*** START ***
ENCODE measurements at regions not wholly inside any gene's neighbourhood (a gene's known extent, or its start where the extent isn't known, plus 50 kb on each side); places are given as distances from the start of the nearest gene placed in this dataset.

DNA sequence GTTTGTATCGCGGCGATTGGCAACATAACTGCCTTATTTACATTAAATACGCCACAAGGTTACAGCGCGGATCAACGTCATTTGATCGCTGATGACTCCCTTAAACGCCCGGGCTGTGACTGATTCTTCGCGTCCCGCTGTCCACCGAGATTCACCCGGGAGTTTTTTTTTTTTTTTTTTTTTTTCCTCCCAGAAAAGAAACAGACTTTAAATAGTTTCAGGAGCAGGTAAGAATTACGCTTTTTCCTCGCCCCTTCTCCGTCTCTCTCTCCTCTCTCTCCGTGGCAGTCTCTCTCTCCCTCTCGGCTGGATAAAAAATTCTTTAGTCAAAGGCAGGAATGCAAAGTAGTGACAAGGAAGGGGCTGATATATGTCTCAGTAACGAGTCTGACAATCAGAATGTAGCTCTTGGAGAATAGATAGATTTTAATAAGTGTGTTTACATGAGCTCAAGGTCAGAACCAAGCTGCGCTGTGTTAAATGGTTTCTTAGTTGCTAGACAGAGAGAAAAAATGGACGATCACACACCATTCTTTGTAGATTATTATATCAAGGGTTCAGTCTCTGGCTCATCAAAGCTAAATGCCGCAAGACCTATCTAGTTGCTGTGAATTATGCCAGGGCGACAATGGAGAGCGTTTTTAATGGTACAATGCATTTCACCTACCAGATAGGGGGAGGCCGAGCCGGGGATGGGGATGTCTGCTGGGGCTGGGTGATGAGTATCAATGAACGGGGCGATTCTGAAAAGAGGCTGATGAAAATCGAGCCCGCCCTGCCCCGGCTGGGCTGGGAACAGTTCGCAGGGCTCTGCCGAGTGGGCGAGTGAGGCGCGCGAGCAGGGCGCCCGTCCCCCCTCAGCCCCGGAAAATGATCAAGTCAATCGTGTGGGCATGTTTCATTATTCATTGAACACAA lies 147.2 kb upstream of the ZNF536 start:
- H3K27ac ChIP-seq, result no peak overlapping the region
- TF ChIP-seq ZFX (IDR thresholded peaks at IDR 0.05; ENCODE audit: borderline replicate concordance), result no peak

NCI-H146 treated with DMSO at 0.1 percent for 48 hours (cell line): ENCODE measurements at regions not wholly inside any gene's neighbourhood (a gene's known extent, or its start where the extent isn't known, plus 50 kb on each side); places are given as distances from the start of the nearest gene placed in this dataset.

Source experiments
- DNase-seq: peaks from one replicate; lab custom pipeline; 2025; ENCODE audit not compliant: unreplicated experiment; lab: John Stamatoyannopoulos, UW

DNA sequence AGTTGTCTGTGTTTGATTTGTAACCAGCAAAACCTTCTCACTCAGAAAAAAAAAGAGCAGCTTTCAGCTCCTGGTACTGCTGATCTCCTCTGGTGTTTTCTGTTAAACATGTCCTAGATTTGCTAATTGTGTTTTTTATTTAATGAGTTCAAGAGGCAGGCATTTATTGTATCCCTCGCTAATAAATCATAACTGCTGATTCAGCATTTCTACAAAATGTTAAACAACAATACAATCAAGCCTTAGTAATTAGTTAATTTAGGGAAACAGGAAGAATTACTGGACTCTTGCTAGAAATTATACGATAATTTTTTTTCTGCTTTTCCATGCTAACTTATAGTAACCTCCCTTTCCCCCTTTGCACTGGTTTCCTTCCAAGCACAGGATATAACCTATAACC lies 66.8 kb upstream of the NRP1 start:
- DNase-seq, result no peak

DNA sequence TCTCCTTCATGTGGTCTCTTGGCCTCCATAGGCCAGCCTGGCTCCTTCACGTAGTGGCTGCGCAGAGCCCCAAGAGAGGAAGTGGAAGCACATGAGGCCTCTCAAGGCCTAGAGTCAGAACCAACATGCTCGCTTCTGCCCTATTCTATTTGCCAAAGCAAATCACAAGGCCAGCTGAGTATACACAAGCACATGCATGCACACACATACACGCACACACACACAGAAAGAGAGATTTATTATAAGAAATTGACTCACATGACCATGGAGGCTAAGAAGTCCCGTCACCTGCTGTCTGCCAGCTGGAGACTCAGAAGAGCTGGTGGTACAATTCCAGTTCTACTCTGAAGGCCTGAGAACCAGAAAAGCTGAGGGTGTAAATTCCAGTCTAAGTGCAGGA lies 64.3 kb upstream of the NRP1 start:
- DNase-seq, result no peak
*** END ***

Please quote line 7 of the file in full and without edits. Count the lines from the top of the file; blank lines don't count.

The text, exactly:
- DNase-seq: peaks from one replicate; lab custom pipeline; 2025; ENCODE audit not compliant: unreplicated experiment; lab: John Stamatoyannopoulos, UW